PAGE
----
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A Pornified Culture
February 23, 2007
Two related new stories caught my eye yesterday. This first came courtesy of The Independent and was titled “Our sexual obsession damages boys as well as girls.” It spoke of the results of a study completed by The American Psychological Association which found “that the portrayal of girls and young women as sex objects harms girls’ mental and physical health.” In his brief commentary at the Reformation21 blog, Carl Trueman sarcastically called this a “stunning and profound insight.” Christians already know this. This report summarized the dangers of these findings like this:
The saturation of sexualised images of females is leading to body hatred, eating disorders, low self-esteem, depression, high rates of teen pregnancy and unhealthy sexual development in our girl children. It also leads to impaired cognitive performance. In short, if we tell girls that looking “hot” is the only way to be validated, rather than encouraging them to be active players in the world, they underperform at everything else.
But the consequences of sexualising girls are far more devastating than this. Rape is at crisis levels, and one in three women will be a victim of stalking, sexual harassment or sexual violence in their lifetime.
The men who are committing these crimes are not a small number of psychotic individuals, but a wide range of seemingly normal guys who have grown up to see and understand women as existing for their pleasure. Because the report is written and interpreted by the anti-biblical American Psychological Association, some of the conclusions are unbiblical and all of the conclusions avoid any sense of sin and offense against God. But I do agree with many of the conclusions. This one rang especially true:
The sexualisation of girls is not just shattering the lives of girls and women, it is preventing boys and young men from relating to girls and women as complex human beings with so much to offer them. It is preventing boys from forming healthy friendships and working relationships with girls and women. Instead, it is nurturing potentially violent abusers, rapists and johns. Ultimately, it means boys are not free to be themselves, to know their own humanity.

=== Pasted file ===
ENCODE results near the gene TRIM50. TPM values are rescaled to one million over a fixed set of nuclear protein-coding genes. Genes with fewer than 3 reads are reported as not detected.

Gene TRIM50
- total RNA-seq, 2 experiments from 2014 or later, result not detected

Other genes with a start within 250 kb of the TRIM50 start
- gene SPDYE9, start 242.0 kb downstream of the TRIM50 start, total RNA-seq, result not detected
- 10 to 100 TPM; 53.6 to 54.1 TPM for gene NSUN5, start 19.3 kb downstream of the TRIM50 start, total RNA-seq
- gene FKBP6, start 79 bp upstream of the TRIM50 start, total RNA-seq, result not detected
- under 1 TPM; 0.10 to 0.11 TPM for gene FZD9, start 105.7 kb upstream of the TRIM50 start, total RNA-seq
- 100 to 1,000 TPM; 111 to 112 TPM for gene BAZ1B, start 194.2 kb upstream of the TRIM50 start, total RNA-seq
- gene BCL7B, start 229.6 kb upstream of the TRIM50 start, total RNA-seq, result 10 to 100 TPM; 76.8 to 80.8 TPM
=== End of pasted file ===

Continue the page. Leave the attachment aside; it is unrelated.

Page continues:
Pornography does prevent boys from forming normal and healthy relationships with girls. Implicit in pornography is the understanding that women exist to be exploited and exist primarily for the pleasure of men. They do not need to be embraced as friends or wooed or admired. Rather, they are to be conquered, used and left behind. Boys that immerse themselves in pornography are not able to fulfill their God-given roles as leaders and protectors. They are, instead, exploiters.
A second study came across my RSS reader yesterday. This one was completed by University of Alberta researcher Sonya Thompson. In early 2003 she provided a questionnaire to 429 rural and urban Grade 8 students aged 13 to 14. “She asked about their exposure to and use of sexually explicit material on TV, DVDs, movies and the Internet, as well as about their interaction with their parents about such material.” She found that 35% of boys and 8% of girls had already watched pornography more times than they could count. Even more alarmingly, the parents of these children were completely oblivious to their kids’ addictions. Her conclusions were similar to that of the American Psychological Association:
She also said sexually curious teens who are watching porn are getting the wrong messages about healthy sexuality and don’t distinguish between actors getting paid to perform and real-world sexuality.
“Parents need to be talking to their kids about porn in a non-judgmental way and to keep the conversation happening,” said Thompson, who is also a sexual health educator.